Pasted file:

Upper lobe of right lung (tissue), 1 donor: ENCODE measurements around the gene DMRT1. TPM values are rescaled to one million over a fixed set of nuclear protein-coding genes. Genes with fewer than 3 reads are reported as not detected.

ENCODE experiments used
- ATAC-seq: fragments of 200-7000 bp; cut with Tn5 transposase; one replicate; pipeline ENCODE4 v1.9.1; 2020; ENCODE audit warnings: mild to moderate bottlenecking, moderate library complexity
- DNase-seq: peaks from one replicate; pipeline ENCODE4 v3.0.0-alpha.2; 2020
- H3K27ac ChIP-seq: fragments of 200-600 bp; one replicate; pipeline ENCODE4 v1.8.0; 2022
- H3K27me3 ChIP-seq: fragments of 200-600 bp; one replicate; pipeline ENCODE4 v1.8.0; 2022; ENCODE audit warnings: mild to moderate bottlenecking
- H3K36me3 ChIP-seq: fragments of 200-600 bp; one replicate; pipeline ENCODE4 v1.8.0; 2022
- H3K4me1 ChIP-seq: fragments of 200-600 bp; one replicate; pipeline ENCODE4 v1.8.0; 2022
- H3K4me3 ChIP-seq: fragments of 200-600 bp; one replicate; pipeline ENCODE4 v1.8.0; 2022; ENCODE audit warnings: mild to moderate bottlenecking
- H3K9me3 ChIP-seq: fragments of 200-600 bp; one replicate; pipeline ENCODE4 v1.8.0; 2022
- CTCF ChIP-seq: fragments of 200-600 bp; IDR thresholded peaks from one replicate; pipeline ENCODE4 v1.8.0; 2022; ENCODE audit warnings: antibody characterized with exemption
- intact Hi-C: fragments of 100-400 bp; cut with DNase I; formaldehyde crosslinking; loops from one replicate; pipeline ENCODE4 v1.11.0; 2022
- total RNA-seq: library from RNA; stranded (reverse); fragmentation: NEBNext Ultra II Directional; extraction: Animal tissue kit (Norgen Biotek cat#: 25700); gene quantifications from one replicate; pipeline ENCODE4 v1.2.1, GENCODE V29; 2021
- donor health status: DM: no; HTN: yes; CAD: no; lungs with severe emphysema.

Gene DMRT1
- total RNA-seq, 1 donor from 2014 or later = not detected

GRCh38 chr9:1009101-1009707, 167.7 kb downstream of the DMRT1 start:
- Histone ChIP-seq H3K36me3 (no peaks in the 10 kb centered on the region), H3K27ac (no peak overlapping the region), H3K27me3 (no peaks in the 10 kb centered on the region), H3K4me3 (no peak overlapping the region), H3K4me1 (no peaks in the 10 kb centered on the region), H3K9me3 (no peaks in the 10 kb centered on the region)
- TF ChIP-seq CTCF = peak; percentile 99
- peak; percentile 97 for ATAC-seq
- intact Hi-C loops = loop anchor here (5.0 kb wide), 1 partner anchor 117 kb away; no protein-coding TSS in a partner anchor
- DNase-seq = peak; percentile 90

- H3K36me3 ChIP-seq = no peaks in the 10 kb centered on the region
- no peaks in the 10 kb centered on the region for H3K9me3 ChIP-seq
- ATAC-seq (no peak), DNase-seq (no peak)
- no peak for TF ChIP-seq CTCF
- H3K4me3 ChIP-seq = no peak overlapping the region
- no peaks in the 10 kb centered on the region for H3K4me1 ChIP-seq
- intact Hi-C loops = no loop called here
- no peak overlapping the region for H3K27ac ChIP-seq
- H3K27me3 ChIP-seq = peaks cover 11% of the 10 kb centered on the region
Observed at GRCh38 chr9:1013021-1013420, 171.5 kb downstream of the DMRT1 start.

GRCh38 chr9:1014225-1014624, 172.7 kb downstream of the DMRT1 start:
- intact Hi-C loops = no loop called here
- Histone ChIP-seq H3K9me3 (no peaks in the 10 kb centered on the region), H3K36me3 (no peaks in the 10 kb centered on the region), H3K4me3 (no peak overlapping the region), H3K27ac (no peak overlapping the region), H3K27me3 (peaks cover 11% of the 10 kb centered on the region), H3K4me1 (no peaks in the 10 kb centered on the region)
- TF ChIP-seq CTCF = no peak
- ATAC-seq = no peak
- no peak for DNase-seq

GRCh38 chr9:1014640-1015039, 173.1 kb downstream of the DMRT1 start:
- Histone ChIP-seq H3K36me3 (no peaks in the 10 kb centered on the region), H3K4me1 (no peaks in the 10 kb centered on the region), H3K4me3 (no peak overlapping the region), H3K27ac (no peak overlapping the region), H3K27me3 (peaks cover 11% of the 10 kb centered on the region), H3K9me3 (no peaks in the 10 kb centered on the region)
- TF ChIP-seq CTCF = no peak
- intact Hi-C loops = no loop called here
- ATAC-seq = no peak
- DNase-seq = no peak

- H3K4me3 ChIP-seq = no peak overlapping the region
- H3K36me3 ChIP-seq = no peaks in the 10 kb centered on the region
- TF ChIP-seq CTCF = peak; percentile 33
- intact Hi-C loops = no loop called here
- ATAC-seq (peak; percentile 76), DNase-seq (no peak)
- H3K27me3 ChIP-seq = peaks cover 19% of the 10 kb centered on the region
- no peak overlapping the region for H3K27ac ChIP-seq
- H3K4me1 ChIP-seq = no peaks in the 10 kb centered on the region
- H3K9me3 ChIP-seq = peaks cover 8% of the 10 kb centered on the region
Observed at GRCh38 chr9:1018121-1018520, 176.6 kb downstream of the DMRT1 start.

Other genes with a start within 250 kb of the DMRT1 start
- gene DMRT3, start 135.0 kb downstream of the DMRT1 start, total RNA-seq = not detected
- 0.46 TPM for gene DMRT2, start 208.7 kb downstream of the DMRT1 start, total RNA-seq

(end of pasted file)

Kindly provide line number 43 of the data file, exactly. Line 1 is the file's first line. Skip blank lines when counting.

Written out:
- ATAC-seq = no peak